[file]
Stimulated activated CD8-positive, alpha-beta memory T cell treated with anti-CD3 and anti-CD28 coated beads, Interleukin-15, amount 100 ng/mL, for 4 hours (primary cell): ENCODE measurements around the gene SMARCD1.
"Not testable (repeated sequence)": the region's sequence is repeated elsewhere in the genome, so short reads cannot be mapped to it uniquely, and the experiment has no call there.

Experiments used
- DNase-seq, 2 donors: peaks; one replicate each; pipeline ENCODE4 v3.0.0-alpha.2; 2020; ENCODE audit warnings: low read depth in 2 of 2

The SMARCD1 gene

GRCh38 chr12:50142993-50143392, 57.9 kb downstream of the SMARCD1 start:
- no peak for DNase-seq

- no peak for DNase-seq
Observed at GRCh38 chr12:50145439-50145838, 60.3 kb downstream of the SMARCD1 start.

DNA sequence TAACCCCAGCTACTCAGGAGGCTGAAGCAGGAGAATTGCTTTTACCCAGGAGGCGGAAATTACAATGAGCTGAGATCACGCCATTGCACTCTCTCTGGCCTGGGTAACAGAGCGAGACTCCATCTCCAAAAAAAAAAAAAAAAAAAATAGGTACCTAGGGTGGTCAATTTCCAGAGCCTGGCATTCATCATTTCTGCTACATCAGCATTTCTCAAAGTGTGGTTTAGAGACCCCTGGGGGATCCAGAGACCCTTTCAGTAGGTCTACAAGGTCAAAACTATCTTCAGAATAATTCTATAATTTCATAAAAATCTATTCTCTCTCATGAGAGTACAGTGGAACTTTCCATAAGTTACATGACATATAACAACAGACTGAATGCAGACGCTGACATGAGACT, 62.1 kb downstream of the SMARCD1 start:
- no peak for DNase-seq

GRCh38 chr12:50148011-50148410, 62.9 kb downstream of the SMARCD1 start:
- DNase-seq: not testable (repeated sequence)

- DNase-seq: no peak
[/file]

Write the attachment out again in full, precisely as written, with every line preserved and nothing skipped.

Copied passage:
Stimulated activated CD8-positive, alpha-beta memory T cell treated with anti-CD3 and anti-CD28 coated beads, Interleukin-15, amount 100 ng/mL, for 4 hours (primary cell): ENCODE measurements around the gene SMARCD1.
"Not testable (repeated sequence)": the region's sequence is repeated elsewhere in the genome, so short reads cannot be mapped to it uniquely, and the experiment has no call there.

Experiments used
- DNase-seq, 2 donors: peaks; one replicate each; pipeline ENCODE4 v3.0.0-alpha.2; 2020; ENCODE audit warnings: low read depth in 2 of 2

The SMARCD1 gene

GRCh38 chr12:50142993-50143392, 57.9 kb downstream of the SMARCD1 start:
- no peak for DNase-seq

- no peak for DNase-seq
Observed at GRCh38 chr12:50145439-50145838, 60.3 kb downstream of the SMARCD1 start.

DNA sequence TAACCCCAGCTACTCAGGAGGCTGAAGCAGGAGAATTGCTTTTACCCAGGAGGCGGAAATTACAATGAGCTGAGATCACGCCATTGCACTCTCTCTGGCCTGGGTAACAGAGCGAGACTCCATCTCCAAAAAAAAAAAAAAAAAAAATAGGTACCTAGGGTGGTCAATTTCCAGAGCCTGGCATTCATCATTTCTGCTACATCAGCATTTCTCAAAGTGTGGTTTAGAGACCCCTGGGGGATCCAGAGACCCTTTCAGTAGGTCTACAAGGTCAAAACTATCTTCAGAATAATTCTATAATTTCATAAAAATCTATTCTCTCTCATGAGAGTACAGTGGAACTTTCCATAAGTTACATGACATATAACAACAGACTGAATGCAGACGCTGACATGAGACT, 62.1 kb downstream of the SMARCD1 start:
- no peak for DNase-seq

GRCh38 chr12:50148011-50148410, 62.9 kb downstream of the SMARCD1 start:
- DNase-seq: not testable (repeated sequence)

- DNase-seq: no peak